New data has revealed that four in 10 children in Greece are considered overweight.

The findings, which relate to the period of 2015 to 2017, were presented last week in Vienna by the World Health Organisation’s (WHO) European Childhood Obesity Surveillance Initiative (COSI) at a conference of the European Association for the Study of Obesity.

When it comes to overweight children, Greece has emerged with one of the worst records in Europe. Among primary school age children, 42 per cent of boys and 38 per cent of girls are overweight, with 20 per cent of boys and 14 per cent of girls classified as obese.

Overall in the region, when it comes to boys, Cyprus has the highest percentage of children that are overweight, with 43 per cent of primary school age boys overweight.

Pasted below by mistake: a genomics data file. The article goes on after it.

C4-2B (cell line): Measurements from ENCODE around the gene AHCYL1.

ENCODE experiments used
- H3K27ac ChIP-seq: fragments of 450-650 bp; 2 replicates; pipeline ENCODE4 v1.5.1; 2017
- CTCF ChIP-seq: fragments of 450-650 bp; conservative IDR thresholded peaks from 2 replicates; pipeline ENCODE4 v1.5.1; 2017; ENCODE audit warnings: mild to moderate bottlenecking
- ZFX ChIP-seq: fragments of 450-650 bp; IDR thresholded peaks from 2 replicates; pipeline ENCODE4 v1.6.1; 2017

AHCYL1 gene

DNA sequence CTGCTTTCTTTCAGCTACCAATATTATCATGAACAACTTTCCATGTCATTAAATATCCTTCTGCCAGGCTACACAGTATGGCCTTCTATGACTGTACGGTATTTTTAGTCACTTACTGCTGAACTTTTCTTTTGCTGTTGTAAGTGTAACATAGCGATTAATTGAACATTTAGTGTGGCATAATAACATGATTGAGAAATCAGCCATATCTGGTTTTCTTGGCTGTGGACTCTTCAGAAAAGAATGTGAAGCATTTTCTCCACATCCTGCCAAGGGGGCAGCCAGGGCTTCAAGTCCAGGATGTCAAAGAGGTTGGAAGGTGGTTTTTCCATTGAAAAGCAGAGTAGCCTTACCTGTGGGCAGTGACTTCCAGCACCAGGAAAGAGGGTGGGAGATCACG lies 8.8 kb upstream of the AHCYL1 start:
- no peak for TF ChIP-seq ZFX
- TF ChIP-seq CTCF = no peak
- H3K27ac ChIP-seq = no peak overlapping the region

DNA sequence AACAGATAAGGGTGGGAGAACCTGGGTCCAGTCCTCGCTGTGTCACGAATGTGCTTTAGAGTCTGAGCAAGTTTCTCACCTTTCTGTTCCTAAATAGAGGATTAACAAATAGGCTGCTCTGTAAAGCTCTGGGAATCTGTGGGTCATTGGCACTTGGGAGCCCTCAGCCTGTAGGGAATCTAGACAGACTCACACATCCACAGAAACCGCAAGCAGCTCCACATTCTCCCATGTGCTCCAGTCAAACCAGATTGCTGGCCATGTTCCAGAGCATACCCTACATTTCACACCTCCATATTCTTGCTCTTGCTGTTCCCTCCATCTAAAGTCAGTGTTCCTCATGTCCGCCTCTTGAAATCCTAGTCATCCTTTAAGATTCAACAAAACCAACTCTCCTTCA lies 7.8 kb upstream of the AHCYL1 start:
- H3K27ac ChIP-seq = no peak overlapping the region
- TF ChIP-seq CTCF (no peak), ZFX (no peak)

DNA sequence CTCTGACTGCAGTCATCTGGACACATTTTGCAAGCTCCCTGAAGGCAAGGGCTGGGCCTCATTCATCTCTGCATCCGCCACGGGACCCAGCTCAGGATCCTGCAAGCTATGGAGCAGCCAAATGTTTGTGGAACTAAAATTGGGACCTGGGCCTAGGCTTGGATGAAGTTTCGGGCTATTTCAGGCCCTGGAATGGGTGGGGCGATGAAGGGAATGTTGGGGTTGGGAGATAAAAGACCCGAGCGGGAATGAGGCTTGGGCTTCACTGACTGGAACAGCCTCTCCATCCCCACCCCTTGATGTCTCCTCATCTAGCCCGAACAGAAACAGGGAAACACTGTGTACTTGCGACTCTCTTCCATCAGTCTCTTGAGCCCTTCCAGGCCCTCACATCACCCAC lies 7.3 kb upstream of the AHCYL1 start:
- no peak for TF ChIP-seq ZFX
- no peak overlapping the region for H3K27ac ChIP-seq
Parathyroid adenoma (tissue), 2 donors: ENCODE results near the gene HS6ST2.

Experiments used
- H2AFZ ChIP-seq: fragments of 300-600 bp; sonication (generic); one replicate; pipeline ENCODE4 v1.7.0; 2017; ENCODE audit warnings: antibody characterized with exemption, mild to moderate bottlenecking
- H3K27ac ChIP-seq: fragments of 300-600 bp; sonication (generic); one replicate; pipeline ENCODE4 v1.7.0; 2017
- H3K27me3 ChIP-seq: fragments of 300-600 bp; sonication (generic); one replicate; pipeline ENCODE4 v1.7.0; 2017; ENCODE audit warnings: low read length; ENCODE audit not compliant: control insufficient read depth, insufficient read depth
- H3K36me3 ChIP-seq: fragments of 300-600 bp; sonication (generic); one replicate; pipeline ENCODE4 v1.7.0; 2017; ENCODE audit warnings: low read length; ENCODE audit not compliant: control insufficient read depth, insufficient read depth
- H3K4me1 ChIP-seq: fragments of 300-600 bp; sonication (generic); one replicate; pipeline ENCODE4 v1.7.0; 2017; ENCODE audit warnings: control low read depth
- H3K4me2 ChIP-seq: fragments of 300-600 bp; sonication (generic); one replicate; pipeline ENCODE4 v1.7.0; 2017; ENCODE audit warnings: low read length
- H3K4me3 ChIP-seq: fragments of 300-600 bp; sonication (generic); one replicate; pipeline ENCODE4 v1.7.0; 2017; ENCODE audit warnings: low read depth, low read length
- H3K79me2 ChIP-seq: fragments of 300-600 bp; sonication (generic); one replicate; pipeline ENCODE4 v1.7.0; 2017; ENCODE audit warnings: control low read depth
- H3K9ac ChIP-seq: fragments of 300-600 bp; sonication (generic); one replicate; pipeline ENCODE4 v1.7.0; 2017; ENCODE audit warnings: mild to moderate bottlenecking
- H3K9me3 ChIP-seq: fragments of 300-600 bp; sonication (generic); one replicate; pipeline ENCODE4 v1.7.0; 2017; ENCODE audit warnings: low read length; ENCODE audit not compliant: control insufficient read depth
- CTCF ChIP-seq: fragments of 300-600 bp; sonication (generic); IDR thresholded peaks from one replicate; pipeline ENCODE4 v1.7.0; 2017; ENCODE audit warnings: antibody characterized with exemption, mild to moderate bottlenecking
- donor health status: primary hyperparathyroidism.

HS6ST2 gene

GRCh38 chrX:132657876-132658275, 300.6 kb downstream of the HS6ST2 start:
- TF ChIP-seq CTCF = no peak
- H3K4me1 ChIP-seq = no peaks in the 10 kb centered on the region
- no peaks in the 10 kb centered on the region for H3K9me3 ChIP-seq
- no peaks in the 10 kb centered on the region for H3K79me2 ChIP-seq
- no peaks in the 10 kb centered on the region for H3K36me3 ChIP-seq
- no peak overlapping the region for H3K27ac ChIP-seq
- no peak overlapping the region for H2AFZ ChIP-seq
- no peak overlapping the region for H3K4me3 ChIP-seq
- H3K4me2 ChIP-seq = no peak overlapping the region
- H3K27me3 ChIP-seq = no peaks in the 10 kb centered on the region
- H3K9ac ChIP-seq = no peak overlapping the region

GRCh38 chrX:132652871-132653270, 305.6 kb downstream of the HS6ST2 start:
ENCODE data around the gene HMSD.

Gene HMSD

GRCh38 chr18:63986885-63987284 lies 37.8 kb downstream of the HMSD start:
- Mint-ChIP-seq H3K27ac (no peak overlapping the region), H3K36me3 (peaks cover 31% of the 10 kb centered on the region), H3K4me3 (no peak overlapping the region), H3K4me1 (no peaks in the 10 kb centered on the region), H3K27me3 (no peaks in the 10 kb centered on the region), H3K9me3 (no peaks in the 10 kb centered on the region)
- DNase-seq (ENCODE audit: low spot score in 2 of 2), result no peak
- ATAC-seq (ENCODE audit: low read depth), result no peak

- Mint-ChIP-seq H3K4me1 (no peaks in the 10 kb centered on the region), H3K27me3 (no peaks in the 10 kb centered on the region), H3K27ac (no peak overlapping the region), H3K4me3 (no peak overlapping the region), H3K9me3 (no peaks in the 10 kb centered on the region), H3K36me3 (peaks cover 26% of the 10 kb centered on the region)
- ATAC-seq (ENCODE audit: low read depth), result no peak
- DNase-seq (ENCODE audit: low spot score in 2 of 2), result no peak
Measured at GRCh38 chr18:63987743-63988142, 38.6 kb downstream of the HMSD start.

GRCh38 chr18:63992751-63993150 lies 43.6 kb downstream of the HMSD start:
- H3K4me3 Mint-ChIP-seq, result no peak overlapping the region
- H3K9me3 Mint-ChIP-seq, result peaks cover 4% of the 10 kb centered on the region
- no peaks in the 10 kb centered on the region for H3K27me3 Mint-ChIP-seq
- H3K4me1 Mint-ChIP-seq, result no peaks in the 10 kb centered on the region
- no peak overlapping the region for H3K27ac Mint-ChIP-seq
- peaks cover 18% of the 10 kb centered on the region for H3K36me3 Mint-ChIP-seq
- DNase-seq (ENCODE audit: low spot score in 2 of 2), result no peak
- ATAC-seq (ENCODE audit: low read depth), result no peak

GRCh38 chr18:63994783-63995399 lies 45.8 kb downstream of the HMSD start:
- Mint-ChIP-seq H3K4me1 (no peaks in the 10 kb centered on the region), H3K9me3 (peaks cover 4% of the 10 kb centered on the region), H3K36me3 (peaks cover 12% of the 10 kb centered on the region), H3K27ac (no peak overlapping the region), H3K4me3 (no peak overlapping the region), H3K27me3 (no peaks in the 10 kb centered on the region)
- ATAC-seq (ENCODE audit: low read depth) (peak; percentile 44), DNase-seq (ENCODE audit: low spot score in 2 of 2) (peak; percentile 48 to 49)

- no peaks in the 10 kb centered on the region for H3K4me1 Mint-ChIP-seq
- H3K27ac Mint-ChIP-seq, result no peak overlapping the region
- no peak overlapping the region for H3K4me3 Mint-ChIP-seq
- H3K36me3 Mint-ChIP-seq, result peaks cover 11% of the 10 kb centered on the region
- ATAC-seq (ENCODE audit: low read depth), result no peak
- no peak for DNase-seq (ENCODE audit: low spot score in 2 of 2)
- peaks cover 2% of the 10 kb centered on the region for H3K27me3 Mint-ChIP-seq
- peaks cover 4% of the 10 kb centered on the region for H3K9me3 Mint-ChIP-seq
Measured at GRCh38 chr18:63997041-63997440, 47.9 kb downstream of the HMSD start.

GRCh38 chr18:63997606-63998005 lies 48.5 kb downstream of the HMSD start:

Joining Greece in second place are Italy and Spain, with 42 per cent of boys overweight.

Cyprus also has the highest number of young girls that are overweight with 43 per cent. Spain is second with 41 per cent, while Greece and Italy are equal third with 38 per cent.

While the figures are concerning, COSI did highlight that they are noticing a trend in a more positive direction in Greece, with the rates of being overweight and obesity among young children dropping.